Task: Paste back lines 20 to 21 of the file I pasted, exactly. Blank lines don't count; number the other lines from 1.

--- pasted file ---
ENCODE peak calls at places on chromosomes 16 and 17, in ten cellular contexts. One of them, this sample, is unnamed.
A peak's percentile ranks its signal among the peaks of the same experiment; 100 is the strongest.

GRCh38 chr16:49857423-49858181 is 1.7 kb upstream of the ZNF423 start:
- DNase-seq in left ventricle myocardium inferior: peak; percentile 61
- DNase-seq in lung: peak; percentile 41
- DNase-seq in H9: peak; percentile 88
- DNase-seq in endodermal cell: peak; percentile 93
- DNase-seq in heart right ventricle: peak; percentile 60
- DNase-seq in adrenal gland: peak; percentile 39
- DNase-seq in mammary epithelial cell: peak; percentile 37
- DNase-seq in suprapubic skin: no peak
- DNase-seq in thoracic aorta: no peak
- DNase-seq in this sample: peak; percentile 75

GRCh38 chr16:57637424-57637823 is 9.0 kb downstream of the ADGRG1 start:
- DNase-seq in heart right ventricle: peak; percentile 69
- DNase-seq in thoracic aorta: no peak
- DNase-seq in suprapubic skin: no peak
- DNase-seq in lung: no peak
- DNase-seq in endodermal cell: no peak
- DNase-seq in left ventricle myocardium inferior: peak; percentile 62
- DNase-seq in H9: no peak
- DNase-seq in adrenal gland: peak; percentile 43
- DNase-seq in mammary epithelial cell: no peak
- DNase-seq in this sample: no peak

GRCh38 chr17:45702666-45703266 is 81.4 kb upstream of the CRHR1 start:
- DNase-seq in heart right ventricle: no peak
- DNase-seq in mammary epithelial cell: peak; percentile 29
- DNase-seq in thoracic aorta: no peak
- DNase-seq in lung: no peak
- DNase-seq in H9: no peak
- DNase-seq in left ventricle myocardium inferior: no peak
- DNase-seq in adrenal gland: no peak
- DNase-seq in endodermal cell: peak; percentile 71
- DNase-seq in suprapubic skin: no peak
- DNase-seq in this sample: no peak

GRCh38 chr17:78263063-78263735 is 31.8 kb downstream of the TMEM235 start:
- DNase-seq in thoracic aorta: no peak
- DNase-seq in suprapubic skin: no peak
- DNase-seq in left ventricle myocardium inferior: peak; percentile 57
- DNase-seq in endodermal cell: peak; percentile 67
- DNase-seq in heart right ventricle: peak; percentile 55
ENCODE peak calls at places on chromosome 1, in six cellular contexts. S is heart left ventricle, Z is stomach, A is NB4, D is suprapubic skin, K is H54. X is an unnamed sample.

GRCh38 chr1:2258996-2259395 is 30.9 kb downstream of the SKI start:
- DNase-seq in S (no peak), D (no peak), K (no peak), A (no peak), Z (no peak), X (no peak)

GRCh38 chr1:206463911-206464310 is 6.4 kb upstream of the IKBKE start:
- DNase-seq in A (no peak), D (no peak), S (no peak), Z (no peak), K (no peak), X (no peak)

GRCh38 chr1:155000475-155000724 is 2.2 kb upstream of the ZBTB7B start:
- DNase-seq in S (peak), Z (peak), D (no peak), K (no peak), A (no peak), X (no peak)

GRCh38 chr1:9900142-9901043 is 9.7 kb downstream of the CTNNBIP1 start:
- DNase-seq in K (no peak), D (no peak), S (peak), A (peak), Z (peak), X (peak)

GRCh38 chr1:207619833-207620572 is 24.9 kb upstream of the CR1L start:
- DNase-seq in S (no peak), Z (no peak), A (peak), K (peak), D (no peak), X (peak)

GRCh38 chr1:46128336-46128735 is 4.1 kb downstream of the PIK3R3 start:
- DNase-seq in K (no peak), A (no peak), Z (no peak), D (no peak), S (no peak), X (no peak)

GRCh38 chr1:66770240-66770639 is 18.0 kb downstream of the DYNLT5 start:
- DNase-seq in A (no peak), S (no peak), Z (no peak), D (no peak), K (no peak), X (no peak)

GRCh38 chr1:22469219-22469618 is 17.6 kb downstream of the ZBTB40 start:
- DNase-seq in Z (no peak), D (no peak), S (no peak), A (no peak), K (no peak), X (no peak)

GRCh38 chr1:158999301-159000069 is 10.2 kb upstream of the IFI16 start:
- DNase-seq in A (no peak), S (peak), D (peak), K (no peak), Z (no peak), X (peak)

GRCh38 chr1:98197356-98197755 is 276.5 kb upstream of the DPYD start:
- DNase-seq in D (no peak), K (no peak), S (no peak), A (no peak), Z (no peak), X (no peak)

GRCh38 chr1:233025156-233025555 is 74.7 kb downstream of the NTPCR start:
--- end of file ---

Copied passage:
- DNase-seq in left ventricle myocardium inferior: peak; percentile 62
- DNase-seq in H9: no peak